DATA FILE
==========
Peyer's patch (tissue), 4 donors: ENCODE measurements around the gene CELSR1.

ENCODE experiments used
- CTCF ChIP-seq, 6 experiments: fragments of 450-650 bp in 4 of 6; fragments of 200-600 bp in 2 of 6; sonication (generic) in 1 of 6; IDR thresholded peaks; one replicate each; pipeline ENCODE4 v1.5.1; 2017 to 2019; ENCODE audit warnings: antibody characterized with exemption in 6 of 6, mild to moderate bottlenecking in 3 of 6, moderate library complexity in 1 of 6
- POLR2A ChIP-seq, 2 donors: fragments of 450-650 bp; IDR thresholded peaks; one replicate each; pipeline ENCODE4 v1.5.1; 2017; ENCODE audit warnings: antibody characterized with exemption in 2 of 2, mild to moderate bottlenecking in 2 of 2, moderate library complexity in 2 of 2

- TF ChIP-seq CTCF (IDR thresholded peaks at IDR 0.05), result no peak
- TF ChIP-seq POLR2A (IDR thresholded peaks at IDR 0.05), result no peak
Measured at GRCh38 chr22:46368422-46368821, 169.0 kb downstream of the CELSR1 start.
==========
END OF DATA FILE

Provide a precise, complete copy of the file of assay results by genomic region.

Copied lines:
Peyer's patch (tissue), 4 donors: ENCODE measurements around the gene CELSR1.

ENCODE experiments used
- CTCF ChIP-seq, 6 experiments: fragments of 450-650 bp in 4 of 6; fragments of 200-600 bp in 2 of 6; sonication (generic) in 1 of 6; IDR thresholded peaks; one replicate each; pipeline ENCODE4 v1.5.1; 2017 to 2019; ENCODE audit warnings: antibody characterized with exemption in 6 of 6, mild to moderate bottlenecking in 3 of 6, moderate library complexity in 1 of 6
- POLR2A ChIP-seq, 2 donors: fragments of 450-650 bp; IDR thresholded peaks; one replicate each; pipeline ENCODE4 v1.5.1; 2017; ENCODE audit warnings: antibody characterized with exemption in 2 of 2, mild to moderate bottlenecking in 2 of 2, moderate library complexity in 2 of 2

- TF ChIP-seq CTCF (IDR thresholded peaks at IDR 0.05), result no peak
- TF ChIP-seq POLR2A (IDR thresholded peaks at IDR 0.05), result no peak
Measured at GRCh38 chr22:46368422-46368821, 169.0 kb downstream of the CELSR1 start.